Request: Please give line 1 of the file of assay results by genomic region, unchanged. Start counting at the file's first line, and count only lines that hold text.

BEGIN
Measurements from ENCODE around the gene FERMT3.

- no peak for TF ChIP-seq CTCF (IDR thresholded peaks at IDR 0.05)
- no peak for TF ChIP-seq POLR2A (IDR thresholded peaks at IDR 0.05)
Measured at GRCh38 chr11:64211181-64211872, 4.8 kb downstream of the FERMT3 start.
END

Measurements from ENCODE around the gene FERMT3.